For nearly three months, we’ve been following Lia Ditton’s attempt to row solo across the Pacific Ocean from California to Hawaii. During that time, she has faced heavy storms and massive waves.
Her boat has been rolled over on more than one occasion and has drawn the attention of hungry sharks. Lia herself has endured long, waterlogged days and nights, a shortage of food, and a grueling race against time.
Completing the Journey
But now, at long last, we can report that she has arrived at the finish line, completing the journey in record time.
Lia arrived in Hawaii over the weekend, although much like the rest of the journey, her final hours were not easy. With 37 miles to go to her endpoint, Ditton reached the Molokai Channel, just as the wind and waves were starting to pick up.
She knew that this would be a difficult and vitally important part of the journey, so to complete the final run into Maui, she stayed at the oars for 18 hours straight.
Dedication and Perseverance Paid Off
In the end, that dedication and perseverance kept her from drifting off course and away from the islands to the south, allowing her to reach dry land after nearly three months out on the open ocean.
When she originally set out on this journey back in June, Lia intended to set a new speed record for rowing from California to Hawaii. The record she had in mind was set by Rob Eustace, who made the same crossing in 52 days.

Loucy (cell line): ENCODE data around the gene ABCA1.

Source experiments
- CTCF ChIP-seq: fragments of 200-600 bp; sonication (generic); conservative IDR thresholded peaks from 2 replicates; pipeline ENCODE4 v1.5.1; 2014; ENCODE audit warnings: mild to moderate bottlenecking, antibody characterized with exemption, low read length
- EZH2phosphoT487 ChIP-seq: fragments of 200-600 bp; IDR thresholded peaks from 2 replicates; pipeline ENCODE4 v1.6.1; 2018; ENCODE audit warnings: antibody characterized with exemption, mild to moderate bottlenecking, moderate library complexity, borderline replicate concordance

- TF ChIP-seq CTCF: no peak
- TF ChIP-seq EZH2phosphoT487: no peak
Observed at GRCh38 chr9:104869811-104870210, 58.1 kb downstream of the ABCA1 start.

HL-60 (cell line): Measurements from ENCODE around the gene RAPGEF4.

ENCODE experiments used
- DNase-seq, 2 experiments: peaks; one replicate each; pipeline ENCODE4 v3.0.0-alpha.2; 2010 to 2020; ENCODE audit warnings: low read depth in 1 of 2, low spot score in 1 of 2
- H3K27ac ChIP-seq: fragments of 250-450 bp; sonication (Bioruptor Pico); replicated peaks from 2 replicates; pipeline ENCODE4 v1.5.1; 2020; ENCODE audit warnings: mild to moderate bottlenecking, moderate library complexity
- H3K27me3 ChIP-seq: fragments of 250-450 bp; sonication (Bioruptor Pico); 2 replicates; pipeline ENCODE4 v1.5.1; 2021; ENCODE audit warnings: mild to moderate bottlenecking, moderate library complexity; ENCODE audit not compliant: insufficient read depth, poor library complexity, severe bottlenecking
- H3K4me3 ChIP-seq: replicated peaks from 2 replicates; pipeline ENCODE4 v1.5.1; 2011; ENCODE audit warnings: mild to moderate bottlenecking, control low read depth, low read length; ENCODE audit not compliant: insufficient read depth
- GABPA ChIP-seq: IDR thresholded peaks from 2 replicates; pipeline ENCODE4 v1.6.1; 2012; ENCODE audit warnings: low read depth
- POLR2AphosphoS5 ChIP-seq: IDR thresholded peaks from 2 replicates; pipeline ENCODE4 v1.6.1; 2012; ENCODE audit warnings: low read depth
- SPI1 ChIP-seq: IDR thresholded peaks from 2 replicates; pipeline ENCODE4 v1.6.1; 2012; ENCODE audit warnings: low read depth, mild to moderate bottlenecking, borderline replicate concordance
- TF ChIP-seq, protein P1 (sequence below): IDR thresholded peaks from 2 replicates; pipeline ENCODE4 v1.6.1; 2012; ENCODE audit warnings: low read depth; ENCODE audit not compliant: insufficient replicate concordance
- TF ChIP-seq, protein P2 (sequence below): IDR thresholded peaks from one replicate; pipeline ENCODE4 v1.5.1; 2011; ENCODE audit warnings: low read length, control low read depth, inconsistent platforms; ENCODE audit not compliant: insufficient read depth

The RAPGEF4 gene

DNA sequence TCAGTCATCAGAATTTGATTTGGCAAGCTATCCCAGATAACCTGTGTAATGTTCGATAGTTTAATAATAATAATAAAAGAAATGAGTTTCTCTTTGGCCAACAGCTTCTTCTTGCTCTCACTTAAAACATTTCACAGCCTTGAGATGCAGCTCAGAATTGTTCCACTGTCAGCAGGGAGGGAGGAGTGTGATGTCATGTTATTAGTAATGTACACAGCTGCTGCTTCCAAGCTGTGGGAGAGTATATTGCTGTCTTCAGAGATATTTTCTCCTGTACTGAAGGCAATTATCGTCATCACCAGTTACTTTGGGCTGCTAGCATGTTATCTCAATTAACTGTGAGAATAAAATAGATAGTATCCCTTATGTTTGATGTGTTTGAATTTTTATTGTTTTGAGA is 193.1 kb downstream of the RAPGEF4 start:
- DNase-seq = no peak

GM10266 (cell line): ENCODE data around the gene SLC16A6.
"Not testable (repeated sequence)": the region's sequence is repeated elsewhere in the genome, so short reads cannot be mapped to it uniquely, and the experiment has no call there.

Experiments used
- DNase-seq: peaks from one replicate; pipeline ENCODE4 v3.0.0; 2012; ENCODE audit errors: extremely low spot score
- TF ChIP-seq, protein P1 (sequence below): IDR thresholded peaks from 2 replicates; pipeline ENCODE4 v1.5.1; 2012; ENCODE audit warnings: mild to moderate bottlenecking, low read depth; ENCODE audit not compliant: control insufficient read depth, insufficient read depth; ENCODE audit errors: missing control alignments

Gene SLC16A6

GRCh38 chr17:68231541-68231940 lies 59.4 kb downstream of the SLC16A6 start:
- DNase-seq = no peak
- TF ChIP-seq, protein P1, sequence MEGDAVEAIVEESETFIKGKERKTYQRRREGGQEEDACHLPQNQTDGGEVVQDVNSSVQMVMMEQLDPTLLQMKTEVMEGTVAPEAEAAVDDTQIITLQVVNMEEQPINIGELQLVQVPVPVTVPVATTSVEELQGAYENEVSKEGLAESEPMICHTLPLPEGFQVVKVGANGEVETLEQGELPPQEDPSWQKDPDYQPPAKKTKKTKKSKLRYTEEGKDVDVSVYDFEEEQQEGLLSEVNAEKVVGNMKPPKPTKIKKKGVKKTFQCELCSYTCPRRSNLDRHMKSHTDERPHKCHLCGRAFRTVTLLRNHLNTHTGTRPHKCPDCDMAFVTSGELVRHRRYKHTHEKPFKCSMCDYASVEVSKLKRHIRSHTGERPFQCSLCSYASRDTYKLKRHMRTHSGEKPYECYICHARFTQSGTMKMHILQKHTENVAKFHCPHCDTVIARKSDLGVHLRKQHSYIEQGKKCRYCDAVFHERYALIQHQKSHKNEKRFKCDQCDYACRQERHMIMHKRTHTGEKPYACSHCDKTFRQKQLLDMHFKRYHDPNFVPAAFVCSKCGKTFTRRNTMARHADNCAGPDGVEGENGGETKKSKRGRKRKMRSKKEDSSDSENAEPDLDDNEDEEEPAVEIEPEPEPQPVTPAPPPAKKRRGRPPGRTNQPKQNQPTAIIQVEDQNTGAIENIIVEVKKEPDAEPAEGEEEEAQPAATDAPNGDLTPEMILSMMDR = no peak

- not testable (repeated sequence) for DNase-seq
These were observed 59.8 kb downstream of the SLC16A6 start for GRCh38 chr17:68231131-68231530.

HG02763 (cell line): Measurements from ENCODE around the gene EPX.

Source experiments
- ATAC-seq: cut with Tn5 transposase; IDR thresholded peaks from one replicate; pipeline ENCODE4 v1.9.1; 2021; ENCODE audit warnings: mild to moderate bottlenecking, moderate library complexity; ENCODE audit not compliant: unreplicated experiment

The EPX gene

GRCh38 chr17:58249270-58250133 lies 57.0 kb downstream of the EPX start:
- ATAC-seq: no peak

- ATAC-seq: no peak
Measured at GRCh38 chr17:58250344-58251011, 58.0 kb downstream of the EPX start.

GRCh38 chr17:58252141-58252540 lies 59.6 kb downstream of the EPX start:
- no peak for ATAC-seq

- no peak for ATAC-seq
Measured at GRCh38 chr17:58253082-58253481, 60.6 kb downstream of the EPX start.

Environment Conditions were Non-Cooperative
The ocean currents, winds, and waves weren’t very cooperative, however, quickly putting that record out of reach. On her 52nd day on the water, Lia still had about halfway to go, although she ended up making a much better time not long after.
In the end, she did manage to set a new record, however, recording the fastest female row between the two American states. When she reached shore on Saturday, she logged a final time of 86 days, 10 hours, 5 minutes, and 54 seconds.
Rationing Her Supplies
Because her initial plan was to break the overall record, Lia only brought enough food for 52 days, plus an additional 10 days. But when it became clear that her voyage would take substantially longer than expected, she had to go on rations.
Over the past few weeks, she’s been rowing on fewer calories than you would typically off for on such a journey, and by the time she arrived in Hawaii, her pantry was almost completely bare. I’m sure one of her priorities was finding a good meal to eat on dry land.
When big, active expeditions and outdoor adventures are few and far between, Lia’s ocean row has been a good source of inspiration.
Congratulations to her for completing this tough challenge and setting a new record too. It may not be the easiest way to get to Hawaii, but it was probably gratifying.
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